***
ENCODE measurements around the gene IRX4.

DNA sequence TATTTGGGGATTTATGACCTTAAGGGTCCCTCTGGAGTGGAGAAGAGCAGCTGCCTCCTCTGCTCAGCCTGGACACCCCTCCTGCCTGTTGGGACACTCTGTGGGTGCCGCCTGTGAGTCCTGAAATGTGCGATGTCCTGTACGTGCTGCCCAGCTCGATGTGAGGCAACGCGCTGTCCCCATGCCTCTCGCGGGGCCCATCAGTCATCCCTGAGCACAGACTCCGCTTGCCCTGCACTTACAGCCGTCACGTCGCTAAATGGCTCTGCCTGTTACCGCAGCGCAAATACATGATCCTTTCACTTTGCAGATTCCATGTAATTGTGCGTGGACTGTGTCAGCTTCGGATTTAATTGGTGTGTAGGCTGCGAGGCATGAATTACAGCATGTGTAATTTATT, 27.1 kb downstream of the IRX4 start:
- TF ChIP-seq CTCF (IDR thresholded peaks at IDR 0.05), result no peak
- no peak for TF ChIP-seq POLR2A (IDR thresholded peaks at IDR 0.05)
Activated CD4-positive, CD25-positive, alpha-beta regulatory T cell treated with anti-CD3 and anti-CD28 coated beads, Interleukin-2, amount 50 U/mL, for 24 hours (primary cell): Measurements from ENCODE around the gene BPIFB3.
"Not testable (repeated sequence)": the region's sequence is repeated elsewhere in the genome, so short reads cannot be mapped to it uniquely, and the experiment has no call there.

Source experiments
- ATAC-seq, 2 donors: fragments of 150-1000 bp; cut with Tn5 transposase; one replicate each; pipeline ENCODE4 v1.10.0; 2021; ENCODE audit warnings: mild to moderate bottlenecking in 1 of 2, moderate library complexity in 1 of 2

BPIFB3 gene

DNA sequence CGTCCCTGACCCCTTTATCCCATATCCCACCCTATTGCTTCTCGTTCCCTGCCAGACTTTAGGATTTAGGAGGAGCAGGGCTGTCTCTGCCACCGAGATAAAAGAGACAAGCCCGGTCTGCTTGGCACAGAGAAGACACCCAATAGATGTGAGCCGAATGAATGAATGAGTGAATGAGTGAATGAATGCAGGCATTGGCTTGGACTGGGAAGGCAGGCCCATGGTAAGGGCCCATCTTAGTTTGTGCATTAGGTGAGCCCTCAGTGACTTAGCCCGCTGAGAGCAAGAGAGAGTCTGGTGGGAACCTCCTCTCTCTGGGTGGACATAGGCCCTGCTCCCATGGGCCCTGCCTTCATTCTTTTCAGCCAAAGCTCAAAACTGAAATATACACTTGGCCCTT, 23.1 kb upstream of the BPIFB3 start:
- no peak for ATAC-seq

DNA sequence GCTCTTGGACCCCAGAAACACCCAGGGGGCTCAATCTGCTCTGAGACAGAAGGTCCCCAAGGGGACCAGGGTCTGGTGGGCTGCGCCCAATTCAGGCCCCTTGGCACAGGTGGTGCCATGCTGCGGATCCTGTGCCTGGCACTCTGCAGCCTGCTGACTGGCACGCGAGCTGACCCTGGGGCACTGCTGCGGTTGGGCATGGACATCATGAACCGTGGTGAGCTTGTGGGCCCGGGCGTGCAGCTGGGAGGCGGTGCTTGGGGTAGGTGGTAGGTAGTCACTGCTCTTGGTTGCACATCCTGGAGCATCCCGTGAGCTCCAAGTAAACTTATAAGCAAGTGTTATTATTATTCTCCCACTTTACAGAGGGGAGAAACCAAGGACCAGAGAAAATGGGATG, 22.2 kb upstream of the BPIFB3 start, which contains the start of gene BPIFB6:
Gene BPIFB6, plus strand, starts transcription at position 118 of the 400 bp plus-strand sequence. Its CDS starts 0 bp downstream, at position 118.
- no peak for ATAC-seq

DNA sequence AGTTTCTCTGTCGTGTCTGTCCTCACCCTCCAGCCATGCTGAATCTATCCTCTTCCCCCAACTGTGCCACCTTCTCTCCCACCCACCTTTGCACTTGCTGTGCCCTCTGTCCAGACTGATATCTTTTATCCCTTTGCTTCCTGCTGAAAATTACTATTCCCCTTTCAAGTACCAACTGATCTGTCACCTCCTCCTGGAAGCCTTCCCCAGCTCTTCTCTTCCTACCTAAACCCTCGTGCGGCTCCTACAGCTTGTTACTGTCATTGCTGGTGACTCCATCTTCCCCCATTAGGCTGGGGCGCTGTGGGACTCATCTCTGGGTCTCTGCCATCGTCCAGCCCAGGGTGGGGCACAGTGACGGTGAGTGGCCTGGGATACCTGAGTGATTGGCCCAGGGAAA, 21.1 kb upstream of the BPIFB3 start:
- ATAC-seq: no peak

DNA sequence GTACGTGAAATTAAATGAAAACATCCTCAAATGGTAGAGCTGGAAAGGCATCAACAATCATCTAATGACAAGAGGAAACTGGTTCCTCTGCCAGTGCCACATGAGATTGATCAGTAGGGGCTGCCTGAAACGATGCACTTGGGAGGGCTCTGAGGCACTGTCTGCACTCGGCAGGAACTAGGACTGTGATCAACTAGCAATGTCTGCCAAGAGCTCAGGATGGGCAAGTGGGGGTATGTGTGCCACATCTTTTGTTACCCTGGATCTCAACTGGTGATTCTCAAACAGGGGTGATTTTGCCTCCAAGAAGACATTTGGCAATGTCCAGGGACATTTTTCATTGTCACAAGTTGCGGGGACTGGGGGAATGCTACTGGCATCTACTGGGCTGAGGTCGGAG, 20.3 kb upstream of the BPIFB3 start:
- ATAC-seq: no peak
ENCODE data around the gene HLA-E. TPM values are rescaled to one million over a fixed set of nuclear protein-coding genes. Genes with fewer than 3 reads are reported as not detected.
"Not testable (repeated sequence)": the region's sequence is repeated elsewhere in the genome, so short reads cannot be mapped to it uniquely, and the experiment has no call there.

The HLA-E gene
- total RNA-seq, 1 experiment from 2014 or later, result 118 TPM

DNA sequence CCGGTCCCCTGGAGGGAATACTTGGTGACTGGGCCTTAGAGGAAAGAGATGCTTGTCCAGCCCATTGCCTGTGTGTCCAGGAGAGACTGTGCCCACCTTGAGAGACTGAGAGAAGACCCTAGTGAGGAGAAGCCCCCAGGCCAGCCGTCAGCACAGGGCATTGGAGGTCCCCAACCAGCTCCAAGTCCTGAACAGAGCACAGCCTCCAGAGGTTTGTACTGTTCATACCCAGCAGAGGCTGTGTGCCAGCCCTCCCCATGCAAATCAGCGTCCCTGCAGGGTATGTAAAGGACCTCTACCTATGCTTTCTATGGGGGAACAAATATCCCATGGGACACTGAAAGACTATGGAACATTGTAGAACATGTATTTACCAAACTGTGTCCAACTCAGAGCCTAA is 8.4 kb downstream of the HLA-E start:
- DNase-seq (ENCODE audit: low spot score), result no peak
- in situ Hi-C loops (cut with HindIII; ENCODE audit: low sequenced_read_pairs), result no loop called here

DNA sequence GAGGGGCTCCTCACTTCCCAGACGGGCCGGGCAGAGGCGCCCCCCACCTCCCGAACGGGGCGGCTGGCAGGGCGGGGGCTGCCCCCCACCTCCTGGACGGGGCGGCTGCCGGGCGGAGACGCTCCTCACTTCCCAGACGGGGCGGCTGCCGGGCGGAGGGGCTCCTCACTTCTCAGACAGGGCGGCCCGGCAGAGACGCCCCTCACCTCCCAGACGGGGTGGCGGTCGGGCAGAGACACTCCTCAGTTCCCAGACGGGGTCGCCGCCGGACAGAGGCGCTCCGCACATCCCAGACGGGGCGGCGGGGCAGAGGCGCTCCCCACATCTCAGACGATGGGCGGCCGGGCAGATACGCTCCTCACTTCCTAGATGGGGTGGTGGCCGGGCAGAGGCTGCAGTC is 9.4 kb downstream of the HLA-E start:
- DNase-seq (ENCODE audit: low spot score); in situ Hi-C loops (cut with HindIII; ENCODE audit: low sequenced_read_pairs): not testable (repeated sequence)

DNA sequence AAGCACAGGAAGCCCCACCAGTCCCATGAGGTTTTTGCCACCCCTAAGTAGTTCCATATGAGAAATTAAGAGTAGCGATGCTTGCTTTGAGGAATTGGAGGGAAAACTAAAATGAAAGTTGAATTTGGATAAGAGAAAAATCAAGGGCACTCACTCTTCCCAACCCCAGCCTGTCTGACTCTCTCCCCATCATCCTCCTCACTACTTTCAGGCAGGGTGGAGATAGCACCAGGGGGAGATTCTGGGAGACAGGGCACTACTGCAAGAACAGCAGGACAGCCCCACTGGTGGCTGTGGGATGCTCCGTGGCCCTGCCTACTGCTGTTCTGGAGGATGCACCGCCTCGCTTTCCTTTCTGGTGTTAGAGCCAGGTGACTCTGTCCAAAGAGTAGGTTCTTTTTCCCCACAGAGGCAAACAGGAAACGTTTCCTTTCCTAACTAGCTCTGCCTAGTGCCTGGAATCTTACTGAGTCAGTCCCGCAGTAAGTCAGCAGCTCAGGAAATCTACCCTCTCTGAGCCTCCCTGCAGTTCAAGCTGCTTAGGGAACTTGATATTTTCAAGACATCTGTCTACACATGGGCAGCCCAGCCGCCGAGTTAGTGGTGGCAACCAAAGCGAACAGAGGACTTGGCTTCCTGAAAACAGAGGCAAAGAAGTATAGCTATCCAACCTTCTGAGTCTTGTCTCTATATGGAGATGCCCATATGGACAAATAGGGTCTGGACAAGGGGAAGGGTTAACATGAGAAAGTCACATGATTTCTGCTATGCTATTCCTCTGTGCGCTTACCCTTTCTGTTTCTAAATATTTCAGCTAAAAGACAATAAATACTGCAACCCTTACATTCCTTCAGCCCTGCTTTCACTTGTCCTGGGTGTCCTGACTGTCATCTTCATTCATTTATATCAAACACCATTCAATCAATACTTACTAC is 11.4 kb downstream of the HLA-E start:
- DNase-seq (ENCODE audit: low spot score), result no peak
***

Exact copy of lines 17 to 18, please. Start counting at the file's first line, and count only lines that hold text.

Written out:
DNA sequence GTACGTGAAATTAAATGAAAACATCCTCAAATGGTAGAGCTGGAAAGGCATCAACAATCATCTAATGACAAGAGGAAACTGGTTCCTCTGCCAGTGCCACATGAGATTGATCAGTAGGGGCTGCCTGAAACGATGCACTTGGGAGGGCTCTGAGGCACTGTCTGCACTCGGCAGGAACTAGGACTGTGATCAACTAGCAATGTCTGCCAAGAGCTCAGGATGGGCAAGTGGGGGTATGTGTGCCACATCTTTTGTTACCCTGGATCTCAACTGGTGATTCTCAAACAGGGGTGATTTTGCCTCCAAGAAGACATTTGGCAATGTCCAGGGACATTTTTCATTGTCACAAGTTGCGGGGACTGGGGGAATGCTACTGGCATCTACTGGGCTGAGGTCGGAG, 20.3 kb upstream of the BPIFB3 start:
- ATAC-seq: no peak